How to show Elixir to Scala Programmers?

Technically it’s a Scheme and I don’t know if you like its type system but you may want to have a look at Typed Racket.



Interesting.I wonder if we could do such thing in LFE.

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We could, but do we want to?


Unless you are volunteering - I would’t hold my breath (post):

And I must say that personally type errors are the errors I very rarely make. :smile:

And frankly “programmers” should be comfortable in both statically and dynamically typed languages.

People favouring statically typed languages need to experience the “freedom” that a dynamically typed language can offer - granted that comes at the cost of increased “risk” (of undetected errors) and decreased tooling convenience (refactoring support, catching silly errors early). Sometimes I wonder whether this “demand” for static typing has less to do with type safety and more with the dependency on IDE tool support (which exploits type information).

People favouring dynamically typed languages need to occasionally work in a language with a real type system to train themselves to think in terms of types or “type constraints” - ultimately your code places certain constraints on the “types” that it can deal with and it helps to keep these “virtual types” explicitly in mind even if they don’t explicitly appear in the code.

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Considering I often program in remote VIM sessions over SSH, entirely for type safety for me. :slight_smile:

Specifically, a decent type system can make making impossible states literally impossible, meaning you never ever have to worry about it. :slight_smile:

On the other hand, nothing stops you from passing a keyword list to a function expecting a map in erlang/elixir, then at runtime boom. :wink:

Dialyzer helps a lot of course, but it does not stop you from making what should be an impossible state truly impossible in code.

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Maybe we could have an optional lfe_typed? :smiley:

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I still hold by my quote, I seldom make type errors. And when I do make them they are the easiest to find and fix. I have doing some work with c# and LFE and the strict typing in c# is the least of my problems, it is nothing compared to some of the really weirdo code you see.

I find that I generally know which types I am working so even when I am using lists for example I know what it is a list of. Same with tuples and maps etc. The solution to the problem determines what types we are using.

This means that I find little use for polymorphic modules like Enum as I KNOW which type of enumerations I am using, again the solution to the problem determines this, so I much prefer to use the type specific functions instead. So instead of I prefer lists:map or maps:map. It makes it easier to understand what is going on.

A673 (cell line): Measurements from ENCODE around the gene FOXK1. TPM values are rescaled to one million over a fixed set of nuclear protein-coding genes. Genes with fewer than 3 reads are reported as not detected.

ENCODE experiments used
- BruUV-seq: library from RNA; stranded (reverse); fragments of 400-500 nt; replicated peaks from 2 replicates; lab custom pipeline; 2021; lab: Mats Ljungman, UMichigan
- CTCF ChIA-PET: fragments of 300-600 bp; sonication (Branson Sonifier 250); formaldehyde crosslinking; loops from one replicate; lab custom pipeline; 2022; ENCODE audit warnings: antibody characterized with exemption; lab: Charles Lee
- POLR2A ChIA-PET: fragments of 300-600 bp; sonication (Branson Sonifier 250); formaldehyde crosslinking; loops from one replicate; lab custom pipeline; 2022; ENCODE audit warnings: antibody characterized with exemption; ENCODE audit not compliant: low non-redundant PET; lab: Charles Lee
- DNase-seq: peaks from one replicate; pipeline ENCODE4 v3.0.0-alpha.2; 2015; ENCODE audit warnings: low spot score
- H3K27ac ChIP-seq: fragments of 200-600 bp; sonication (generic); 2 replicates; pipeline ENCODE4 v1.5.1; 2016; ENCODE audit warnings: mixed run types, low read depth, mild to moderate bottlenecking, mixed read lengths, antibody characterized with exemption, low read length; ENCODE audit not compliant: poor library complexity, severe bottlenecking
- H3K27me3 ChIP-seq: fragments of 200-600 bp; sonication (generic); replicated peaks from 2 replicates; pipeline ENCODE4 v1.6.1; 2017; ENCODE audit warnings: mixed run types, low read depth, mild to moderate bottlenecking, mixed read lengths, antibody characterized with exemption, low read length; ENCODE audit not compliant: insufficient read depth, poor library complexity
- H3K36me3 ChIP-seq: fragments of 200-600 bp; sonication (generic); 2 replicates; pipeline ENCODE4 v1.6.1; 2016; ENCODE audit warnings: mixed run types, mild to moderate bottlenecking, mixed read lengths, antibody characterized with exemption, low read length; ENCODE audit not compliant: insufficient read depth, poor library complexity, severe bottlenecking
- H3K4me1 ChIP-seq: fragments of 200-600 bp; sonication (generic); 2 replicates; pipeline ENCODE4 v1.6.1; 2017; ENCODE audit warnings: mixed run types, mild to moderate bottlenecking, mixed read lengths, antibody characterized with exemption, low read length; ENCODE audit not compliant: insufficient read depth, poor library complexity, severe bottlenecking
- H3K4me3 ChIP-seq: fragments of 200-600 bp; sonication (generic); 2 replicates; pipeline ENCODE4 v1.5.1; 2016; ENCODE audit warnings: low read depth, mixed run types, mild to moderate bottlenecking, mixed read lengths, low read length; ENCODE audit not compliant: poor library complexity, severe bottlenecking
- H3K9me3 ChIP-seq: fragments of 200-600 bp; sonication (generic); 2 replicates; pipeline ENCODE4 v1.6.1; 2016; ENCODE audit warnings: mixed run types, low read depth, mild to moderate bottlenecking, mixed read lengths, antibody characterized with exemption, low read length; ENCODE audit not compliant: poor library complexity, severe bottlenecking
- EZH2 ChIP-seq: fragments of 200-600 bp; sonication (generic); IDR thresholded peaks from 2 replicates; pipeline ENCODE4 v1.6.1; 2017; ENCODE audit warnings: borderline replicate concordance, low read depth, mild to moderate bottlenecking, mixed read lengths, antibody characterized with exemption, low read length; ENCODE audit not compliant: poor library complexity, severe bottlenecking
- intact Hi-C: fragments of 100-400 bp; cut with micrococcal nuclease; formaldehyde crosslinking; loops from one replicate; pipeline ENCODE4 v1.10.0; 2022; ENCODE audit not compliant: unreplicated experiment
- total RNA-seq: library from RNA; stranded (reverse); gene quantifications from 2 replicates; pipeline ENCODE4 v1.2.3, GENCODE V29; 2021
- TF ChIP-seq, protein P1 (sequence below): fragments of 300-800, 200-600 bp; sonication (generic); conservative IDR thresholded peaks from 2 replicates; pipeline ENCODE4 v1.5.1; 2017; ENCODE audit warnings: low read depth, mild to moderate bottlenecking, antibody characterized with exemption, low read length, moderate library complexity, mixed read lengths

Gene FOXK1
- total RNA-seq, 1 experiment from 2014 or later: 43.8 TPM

Anyway this is why I think I make relatively few type errors. Enough swearing in church. :grinning:

EDIT: This has very little to do with elixir and scala programmers :wink:


They are, but when it happens at a bad time when it should have been caught at compile-time… :wink:

Oh toss out C#! If you are doing .NET work use F#. :slight_smile:
Being based on OCaml it is typesafe, but you don’t specify types. :wink:

Yeah I entirely agree here, I often use the direct list or map modules instead of enum when they have what I need (self-documenting code after all).


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I quote:

The Java Way

In 1995, Java was released. It was some kind of revolution. You probably know why, but I’d like to explain my vision of that fact. Here is a list of Java killer features:

  • Runs on any platform (of course JVM is required).
  • A code written once runs anytime (backward compatibility).
  • Garbage collector (no need to manage a memory).
  • Classical object-oriented paradigm.
  • Syntax (almost the same as in C++).

This was all possible for some decades on Smalltalk.
Garbage collection was invited by Lisp and to call the C++ syntax revolutionary seems questionable.
Smalltalk is still today fully implemented in object-oriented ways, while Java is not.

This is exactly the kind of attitude, which lets me vomit to be honest.
Nothing new, nothing innovative, besides repeating crappy concepts - since they are popular at the manager level - and destroying what already works since decades.
Then promoting the own genius based on the work of others and calling it revolutionary.

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You might like mosh.

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Already have it installed, though almost never use it… ^.^;

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